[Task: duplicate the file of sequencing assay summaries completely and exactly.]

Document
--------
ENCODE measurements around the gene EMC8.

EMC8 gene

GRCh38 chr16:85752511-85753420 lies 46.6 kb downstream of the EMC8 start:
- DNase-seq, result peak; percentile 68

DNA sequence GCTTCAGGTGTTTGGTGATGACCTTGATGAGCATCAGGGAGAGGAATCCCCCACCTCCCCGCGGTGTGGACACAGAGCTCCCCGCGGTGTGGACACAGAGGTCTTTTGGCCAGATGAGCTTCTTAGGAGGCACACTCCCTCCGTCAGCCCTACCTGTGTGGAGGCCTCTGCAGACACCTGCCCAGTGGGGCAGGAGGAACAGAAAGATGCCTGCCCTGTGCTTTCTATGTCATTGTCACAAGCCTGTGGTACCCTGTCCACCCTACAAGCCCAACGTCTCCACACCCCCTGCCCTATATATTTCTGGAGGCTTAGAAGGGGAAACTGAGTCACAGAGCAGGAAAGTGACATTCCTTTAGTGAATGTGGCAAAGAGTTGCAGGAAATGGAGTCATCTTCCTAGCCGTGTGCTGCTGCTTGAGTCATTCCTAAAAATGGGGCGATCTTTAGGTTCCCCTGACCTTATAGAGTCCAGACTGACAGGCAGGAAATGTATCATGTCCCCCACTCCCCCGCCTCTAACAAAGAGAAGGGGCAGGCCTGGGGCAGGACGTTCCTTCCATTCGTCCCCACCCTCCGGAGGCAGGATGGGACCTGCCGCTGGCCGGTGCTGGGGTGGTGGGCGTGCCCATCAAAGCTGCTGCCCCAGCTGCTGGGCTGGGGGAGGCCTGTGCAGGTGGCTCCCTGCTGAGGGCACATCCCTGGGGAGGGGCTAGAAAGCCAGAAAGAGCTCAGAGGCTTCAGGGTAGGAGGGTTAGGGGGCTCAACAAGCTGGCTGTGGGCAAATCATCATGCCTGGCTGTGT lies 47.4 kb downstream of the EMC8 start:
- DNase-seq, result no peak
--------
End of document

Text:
ENCODE measurements around the gene EMC8.

EMC8 gene

GRCh38 chr16:85752511-85753420 lies 46.6 kb downstream of the EMC8 start:
- DNase-seq, result peak; percentile 68

DNA sequence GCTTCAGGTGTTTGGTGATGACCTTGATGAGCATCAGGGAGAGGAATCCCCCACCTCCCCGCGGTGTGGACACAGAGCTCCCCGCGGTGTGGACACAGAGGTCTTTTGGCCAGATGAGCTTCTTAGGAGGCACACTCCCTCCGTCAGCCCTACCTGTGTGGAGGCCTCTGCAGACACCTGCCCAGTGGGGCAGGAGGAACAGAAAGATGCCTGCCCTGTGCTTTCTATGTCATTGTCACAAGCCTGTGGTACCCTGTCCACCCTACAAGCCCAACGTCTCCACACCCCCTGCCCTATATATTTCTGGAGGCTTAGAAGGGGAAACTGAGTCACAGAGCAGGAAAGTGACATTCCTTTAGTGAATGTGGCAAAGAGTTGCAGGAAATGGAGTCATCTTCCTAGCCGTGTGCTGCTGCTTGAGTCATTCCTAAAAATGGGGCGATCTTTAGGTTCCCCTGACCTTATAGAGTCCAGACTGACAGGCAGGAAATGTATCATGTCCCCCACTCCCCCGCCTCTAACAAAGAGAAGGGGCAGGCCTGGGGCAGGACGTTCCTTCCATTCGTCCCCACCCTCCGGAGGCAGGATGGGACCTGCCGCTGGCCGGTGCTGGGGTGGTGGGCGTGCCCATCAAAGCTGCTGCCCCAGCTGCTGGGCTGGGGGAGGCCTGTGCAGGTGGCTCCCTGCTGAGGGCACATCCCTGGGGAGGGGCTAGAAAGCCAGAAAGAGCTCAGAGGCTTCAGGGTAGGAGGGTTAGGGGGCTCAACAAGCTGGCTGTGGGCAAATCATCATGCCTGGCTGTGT lies 47.4 kb downstream of the EMC8 start:
- DNase-seq, result no peak